Andreana Drencheva is the Principal Investigator of the Phase 2 ECR project Youth-led Social Enterprises in Malaysia and Large Grant project Building Inclusive and Sustainable Civil Society (Cambodia and Malaysia).
By the end of 2018, unprecedented 70.8 million individuals around the world have been forced to flee their homes because of conflict, persecution, violence or human rights violations.
All of these individuals face challenges in addressing basic needs, such as shelter, access to education and healthcare. These challenges are magnified in countries that have not acceded to the 1951 Refugee Convention and 1967 Protocol. In such countries, refugees are not guaranteed right to housing, to education, to healthcare, to work, to official documentation for identity purposes. Yet, some of these countries can offer safety for refugees due to physical proximity to their home countries, recognition of passports issued by certain authorities, and social and religious commonalities, particularly when other countries are closing their borders. At the same time, the experiences of refugees in these countries are relevant for understanding the experiences of climate crisis migrants (or “climate refugees”), whose numbers are increasing. While climate crisis migrants are displaced due to the violent impact of the climate crisis, they are not recognised by international law as refugees and thus lack protection.
In this context of missing institutional support for refugees, social enterprises, often started by young people, are finding creative ways to support refugees. Social enterprises use two main mechanisms with a transformative power for the lives of refugees: sustainable income through decent and safe work and meaningful human interactions.
Very often, social enterprises adopt a strengths-based or asset based approach focusing on an individual’s strengths rather than their deficits to provide opportunities for safe and work with sustainable income. They provide access to markets for refugees to create and sell products and services based on their intangible heritage, such as handcrafts and cuisine. For example, EarthHeir works with refugees to make artisanal products, such as jewellery, while PichaEats specialises in catering, meal delivery, and food experiences with delicacies from the homelands of their refugee chefs – from Iraqi falafel and Palestinian hummus to Afghani dumplings and Syrian sweets.
Sustainable income through decent and safe work is invaluable for refugees for three main reasons. First, sustainable income enables access to housing, education, and healthcare. Second, decent work reduces the risks of exploitation, abuse, and human trafficking. Indeed, due to their vulnerable position across multiple categories, refugees face high risks of being victims of human trafficking in countries where their rights are not protected and they lack official documentation for identification purposes. Finally, decent work is a source of dignity because, like it or not, our identities and self-esteem are often linked to our work and role in society as contributors.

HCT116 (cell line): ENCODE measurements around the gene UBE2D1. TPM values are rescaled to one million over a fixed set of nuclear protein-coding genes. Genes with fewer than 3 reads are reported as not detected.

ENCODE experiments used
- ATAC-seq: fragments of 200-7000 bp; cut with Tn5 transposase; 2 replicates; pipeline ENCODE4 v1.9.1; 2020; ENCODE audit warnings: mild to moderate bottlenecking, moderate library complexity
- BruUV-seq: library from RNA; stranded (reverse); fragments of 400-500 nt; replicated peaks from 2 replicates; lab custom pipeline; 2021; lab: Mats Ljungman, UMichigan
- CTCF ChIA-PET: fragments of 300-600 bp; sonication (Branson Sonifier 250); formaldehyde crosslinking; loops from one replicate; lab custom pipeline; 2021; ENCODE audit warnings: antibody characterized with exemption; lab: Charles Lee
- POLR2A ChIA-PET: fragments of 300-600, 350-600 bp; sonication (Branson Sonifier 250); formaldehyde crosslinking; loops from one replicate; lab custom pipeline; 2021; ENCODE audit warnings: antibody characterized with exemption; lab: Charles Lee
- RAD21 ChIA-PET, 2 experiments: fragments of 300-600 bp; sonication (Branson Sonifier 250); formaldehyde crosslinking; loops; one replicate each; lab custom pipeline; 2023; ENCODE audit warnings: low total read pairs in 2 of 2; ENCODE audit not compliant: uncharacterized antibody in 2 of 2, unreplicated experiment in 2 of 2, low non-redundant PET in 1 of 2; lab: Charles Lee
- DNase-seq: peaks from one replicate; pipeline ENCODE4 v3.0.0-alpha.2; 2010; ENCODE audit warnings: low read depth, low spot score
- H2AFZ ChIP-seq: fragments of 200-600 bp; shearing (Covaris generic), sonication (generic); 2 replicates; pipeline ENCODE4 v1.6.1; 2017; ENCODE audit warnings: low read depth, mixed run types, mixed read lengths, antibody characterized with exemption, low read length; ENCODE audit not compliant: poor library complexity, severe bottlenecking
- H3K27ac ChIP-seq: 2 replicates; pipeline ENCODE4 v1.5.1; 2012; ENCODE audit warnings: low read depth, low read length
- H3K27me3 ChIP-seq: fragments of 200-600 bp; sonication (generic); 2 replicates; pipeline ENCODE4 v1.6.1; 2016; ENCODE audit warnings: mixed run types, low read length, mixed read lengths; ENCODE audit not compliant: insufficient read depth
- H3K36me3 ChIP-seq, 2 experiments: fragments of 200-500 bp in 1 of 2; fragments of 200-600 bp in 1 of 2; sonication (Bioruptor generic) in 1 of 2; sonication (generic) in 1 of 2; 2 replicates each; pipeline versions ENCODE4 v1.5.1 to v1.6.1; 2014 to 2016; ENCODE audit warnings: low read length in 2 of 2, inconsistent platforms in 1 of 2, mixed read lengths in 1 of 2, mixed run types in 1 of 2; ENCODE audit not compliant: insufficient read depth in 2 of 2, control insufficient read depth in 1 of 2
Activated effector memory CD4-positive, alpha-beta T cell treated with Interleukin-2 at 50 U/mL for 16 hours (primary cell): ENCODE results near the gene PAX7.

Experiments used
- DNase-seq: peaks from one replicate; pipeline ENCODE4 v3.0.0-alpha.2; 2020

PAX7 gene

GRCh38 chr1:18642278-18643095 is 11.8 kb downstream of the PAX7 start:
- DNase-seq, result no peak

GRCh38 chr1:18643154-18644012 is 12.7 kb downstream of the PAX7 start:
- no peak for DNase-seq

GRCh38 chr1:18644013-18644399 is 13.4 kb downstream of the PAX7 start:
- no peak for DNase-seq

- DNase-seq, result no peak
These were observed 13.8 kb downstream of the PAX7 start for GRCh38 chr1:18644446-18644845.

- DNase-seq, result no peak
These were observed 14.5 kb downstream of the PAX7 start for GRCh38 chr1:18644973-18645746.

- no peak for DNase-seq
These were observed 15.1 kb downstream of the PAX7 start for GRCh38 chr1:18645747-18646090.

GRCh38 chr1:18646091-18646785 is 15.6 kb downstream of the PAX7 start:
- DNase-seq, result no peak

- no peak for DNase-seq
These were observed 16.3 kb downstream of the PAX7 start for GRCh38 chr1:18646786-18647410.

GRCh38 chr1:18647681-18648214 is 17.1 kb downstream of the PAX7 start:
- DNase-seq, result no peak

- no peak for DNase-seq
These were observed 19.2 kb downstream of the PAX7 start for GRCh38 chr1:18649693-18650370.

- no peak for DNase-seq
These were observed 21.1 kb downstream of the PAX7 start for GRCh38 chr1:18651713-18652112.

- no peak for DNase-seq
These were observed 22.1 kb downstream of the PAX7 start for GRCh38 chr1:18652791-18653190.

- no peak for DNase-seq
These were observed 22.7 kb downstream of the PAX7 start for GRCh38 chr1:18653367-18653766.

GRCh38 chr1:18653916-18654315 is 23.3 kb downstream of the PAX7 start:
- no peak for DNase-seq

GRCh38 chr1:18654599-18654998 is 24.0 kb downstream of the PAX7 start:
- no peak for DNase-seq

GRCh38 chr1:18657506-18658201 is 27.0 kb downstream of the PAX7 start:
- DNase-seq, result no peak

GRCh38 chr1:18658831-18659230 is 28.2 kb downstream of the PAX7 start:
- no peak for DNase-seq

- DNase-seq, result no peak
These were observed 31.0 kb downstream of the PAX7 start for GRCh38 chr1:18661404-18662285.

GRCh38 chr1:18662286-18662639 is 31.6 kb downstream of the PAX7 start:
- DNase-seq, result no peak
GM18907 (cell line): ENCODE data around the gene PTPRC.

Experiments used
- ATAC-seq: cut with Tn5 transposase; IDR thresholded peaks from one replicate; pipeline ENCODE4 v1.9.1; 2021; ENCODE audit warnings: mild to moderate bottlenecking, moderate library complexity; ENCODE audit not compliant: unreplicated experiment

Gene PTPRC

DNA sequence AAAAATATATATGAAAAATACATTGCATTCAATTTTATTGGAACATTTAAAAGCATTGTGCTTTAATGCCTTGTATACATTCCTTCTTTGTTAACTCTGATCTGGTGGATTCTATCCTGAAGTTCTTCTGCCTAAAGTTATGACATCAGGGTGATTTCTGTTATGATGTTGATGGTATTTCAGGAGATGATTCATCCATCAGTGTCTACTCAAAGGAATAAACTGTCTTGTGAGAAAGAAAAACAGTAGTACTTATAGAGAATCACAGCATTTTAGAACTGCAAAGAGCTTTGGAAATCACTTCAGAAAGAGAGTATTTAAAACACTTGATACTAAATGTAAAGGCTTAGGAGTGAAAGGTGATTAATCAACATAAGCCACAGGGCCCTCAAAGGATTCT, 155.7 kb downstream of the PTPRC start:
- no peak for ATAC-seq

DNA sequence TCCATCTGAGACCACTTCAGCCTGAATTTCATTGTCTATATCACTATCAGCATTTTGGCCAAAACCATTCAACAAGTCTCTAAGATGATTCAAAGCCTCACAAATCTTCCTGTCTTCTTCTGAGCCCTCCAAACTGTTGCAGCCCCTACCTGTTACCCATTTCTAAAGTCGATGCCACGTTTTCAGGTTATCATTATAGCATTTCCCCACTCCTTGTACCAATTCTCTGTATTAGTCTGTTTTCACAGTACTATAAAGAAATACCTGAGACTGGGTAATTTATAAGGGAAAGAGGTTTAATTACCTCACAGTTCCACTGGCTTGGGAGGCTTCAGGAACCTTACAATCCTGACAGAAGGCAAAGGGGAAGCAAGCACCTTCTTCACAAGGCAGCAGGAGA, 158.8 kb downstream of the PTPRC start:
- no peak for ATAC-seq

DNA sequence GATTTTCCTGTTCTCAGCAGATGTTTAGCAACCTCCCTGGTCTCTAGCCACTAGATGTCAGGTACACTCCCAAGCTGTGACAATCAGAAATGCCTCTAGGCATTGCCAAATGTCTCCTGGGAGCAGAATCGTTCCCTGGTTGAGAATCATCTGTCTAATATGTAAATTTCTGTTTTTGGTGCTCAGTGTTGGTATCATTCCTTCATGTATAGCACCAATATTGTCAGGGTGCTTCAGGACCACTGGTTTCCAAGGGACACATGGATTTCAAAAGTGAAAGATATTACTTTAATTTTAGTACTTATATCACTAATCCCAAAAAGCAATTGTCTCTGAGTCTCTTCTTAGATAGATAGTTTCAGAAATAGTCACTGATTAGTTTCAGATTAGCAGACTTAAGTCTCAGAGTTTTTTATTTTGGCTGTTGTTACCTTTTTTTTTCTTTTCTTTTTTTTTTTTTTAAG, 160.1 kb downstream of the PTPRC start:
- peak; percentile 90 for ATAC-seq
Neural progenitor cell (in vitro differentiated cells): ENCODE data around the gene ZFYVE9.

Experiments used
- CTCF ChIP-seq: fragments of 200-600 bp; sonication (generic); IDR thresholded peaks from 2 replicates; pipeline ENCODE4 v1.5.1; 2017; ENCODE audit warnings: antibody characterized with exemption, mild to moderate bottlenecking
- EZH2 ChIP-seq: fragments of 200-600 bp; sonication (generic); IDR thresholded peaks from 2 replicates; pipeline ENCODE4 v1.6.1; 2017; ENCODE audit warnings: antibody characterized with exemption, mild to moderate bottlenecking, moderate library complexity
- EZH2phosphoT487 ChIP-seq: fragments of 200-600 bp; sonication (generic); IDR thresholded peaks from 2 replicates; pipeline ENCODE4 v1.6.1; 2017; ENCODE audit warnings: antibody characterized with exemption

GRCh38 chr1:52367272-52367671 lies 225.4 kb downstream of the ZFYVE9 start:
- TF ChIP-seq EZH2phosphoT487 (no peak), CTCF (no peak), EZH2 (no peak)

Beyond sustainable income, the work of social enterprises enables refugees to engage in meaningful interaction and build connections with a long-term impact on refugees’ lives. Meaningful human interactions enable refugees to tell their own stories, to share their cultures. Interactions facilitated by social enterprises between refugees, for example through training or working together, and between refugees and natives, through trading activities, enable refugees to build relationships and reduce the loneliness that comes with the stigma and safety issues they face on a daily basis. Indeed, loneliness may be particularly salient for individuals who’ve suffered multiple displacements and identify with multiple cultures, but may not be accepted by either culture. For example, an Afghani woman who grew up in Iran and currently resides in Malaysia may not feel welcomed by the Afghani or Iranian communities in Malaysia, nor by natives in the country. Human interactions and relationships are essential for changing mainstream society’s attitudes toward refugees and for refugees to be seen as human beings willing and able to contribute to communities, an image very different from what we usually see in the media and in common stereotypes.
While social enterprises develop creative ways to support refugees, their work is challenging. To support refugees through sustainable income and human interactions, social enterprises also face challenges in safeguarding refugees and maintaining their financial sustainability that are often in tension with each other. For example, social enterprises need to create smooth customer journeys that meet the expectations of customers, while also safeguarding refugees by minimising harm, often with paperwork and limitations for customers. Social enterprises support families by creating income generating opportunities for women. Yet, those income generation opportunities may also put some women at risk in their own homes by challenging traditional gender norms of who the breadwinner in the family is and the potential conflict that arises from this challenge. Social enterprises need to promote their products and services created to increase the income for refugees. Yet, they also need to avoid exploiting refugees’ narratives and identities for marketing purposes. It is a continuous balancing act.